What's The Difference Between A Santoku Knife And A Chef's Knife?

Does the type of knife really matter as long as it gets the job done? The simple answer is yes, especially when it comes to specialty knives such as the Japanese Santoku knife. Any cutting implement in the kitchen needs to be sharp, functional, and easy to use, but there are multiple considerations beyond those basics. The differences between a Santoku and a traditional chef's knife revolve around things such as tips, bevels, indentations, blade thickness, and the type of steel, explains Masterclass.

The word Santoku translates in Japanese as "three virtues," which are represented in the knife's abilities to chop, slice, and cut. It's important to note that the Santoku isn't considered a "specialty" knife in Japan but is rather a multipurpose kitchen tool, per F.N. Sharp. That makes it similar to the Western-style chef's knife gracing at-home and professional cutlery collections in the United States and Europe. But design differences do affect functionality and results, so let's look at those subtle yet significant nuances.

Differences in design and function

Kamikota, a Tokyo knifemaking company sourcing materials from centuries-old steelmaking regions in Japan, points out the two most obvious differences between Santoku chef's knives: origin and blade. Santoku knives originated in Japan, and most are still made there. The blades typically feature high-carbon steel that's harder than chef's knives yet thin enough for precision cutting. This contrasts with the relative dullness of Western stainless steel knives, according to Masterclass.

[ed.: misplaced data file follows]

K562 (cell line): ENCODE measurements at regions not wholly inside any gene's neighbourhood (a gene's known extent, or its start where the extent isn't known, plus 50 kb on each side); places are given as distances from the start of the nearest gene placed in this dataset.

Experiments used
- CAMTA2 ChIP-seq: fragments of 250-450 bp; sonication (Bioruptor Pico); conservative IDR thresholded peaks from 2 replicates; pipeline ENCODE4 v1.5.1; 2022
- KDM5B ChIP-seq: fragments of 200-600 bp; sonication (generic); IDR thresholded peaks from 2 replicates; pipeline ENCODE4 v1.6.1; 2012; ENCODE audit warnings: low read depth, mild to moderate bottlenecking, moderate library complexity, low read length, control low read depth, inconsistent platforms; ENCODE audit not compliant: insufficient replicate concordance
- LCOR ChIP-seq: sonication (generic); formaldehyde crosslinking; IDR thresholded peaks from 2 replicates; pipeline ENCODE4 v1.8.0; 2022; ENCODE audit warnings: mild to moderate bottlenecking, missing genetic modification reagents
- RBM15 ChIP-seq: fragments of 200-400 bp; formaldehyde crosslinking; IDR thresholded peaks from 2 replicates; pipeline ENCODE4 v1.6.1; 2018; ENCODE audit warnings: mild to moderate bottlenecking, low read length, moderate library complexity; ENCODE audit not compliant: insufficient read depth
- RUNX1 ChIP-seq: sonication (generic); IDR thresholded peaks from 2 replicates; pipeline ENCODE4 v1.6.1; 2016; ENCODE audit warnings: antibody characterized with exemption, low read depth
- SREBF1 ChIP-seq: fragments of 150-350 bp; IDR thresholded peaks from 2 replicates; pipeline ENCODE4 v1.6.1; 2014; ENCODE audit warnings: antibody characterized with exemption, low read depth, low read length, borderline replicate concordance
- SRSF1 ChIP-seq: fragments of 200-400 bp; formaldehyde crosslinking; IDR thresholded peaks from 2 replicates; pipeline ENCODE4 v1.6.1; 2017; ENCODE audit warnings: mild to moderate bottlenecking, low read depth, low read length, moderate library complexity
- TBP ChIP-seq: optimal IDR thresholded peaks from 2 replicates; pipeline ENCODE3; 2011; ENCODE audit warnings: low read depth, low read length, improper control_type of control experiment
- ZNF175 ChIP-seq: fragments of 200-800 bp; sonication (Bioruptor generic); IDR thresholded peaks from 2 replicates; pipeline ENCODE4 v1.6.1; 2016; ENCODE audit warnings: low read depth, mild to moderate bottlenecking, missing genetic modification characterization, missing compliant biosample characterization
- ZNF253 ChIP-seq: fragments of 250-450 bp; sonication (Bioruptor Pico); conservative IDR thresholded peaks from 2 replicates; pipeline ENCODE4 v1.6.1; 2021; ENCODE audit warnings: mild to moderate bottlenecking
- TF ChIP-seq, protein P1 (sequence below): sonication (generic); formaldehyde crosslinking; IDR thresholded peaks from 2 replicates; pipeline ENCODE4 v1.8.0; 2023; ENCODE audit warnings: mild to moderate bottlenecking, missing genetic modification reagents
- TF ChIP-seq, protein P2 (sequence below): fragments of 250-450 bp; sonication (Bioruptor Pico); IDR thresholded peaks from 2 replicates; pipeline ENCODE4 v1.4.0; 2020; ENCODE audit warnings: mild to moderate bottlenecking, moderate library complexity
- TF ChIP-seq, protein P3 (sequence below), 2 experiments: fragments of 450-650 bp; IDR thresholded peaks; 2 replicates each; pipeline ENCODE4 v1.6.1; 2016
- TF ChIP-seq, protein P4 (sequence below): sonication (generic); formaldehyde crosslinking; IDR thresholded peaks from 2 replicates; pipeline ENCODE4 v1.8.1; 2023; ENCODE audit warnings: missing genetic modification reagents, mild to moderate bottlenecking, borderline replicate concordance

Another important distinction is the traditional single bevel of a Santoku knife. This means the sharp cutting edge is only present on one side of the blade, compared to the double bevel of chef's knives. Though, it's worth noting that some contemporary Santoku knifemakers make dual-sided bevels. F.N. Sharp points out the recognizable indentations on many santoku blades, which prevent food from sticking during the cutting process. These are known as Granton edging and feature what is more commonly considered a scalloped design. 

Finally, the shape of the blade differs, particularly at the tip. Santoku styles typically curve from the knife's spine to its tip rather than coming to a sharp point like Western chef's knives. This edge of the blade facilitates a chopping technique (per F.N. Sharp) rather than the rocking back and forth method (via Serious Eats).

Regardless of which knife style you're accustomed to, it's always exciting to jazz things up with cutting-edge kitchen tools. So, keep an open mind and consider merging Japanese and Western techniques for the ultimate chef experience.